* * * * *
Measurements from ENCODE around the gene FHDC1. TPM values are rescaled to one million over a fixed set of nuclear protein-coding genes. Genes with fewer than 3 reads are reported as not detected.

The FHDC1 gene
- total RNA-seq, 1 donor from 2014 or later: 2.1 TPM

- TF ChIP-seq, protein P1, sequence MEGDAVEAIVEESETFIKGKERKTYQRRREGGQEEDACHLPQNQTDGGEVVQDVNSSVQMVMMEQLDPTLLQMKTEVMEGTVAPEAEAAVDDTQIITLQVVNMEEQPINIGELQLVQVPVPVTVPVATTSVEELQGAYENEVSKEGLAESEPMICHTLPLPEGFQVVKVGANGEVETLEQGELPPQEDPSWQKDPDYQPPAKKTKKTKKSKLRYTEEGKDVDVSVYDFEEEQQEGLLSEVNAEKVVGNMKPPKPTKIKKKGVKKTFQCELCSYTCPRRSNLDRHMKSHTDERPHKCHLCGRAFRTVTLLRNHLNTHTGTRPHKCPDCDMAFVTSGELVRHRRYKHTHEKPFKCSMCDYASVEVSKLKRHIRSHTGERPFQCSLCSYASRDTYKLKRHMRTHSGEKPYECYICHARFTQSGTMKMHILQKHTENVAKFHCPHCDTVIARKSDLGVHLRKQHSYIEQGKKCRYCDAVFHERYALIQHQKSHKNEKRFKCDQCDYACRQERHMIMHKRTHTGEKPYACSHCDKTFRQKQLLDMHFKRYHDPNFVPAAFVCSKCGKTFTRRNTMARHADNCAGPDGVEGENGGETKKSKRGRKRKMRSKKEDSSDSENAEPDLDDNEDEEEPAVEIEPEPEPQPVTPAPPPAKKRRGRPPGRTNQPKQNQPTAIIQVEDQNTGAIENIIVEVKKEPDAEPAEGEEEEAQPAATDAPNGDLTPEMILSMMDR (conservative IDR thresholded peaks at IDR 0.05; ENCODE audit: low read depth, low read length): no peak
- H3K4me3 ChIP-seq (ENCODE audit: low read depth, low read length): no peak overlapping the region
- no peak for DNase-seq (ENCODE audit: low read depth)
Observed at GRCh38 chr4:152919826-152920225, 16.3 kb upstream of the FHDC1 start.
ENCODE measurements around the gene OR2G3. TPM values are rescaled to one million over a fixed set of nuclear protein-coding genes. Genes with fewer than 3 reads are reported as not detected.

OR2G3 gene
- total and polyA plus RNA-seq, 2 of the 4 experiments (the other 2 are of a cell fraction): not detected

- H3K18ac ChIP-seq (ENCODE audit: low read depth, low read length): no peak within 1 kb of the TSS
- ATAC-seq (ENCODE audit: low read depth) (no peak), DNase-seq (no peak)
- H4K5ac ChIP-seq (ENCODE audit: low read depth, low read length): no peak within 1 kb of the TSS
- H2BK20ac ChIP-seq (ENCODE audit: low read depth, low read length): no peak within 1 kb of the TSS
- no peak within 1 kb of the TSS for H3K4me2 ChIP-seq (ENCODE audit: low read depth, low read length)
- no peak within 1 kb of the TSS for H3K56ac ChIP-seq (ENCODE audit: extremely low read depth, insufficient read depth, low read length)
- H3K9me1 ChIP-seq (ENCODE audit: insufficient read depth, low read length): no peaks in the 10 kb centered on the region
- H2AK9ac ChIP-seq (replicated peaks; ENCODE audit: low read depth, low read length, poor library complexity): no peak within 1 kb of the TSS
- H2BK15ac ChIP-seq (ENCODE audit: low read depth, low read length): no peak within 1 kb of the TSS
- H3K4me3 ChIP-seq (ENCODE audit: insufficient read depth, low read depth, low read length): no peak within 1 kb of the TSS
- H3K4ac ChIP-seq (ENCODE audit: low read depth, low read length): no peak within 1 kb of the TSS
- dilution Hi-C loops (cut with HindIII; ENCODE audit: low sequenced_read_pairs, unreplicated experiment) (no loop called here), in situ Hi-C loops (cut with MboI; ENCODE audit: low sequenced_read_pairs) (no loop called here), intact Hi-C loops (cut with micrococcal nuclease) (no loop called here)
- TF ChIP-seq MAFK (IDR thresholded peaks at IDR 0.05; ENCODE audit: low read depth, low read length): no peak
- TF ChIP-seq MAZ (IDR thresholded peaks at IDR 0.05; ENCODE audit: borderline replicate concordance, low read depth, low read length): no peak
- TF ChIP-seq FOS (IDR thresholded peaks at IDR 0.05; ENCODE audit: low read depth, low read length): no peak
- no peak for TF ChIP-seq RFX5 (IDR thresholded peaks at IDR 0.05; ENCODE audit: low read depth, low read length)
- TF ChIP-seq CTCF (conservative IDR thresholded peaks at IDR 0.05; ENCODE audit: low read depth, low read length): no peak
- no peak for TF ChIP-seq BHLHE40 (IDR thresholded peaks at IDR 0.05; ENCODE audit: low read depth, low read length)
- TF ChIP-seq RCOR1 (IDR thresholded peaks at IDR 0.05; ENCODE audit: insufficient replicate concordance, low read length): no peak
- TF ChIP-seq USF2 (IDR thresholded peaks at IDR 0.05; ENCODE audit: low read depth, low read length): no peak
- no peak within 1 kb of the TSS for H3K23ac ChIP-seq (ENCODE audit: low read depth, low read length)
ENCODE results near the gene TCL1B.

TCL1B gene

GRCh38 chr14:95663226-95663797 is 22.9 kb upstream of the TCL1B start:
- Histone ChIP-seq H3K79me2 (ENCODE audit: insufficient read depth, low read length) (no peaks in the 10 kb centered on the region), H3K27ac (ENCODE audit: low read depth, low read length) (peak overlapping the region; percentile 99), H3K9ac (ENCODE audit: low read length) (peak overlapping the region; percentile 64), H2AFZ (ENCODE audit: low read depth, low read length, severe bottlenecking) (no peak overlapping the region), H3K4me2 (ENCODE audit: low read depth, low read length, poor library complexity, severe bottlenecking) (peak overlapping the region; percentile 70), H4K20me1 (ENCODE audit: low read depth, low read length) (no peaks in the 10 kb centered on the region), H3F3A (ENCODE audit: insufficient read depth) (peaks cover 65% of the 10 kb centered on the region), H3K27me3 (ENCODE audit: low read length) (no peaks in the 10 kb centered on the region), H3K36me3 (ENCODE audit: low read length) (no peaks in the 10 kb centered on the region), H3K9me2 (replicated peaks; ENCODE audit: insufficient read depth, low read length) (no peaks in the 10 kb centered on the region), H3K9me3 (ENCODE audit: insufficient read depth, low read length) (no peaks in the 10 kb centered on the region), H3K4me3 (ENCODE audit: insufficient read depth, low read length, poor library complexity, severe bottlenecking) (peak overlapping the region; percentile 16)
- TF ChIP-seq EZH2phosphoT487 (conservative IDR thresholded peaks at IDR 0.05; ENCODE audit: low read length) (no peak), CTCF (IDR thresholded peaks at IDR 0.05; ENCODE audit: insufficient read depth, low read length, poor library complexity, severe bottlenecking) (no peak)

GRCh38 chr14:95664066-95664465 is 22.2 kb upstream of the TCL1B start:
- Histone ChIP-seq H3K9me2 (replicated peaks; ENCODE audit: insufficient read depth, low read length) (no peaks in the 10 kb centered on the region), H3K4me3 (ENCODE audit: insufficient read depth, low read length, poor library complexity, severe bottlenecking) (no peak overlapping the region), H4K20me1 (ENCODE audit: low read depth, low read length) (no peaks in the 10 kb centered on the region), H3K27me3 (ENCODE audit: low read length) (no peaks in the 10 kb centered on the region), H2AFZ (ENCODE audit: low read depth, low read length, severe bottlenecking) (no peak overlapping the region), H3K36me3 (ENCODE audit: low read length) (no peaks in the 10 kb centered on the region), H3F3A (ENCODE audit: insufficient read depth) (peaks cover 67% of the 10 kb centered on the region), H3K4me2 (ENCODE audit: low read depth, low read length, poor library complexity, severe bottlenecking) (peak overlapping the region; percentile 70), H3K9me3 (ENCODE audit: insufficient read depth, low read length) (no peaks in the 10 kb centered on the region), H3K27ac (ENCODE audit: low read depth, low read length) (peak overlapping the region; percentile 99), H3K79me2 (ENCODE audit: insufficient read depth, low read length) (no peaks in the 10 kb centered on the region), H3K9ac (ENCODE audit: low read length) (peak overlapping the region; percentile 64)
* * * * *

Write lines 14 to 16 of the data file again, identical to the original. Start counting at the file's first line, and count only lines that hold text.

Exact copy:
- H2BK20ac ChIP-seq (ENCODE audit: low read depth, low read length): no peak within 1 kb of the TSS
- no peak within 1 kb of the TSS for H3K4me2 ChIP-seq (ENCODE audit: low read depth, low read length)
- no peak within 1 kb of the TSS for H3K56ac ChIP-seq (ENCODE audit: extremely low read depth, insufficient read depth, low read length)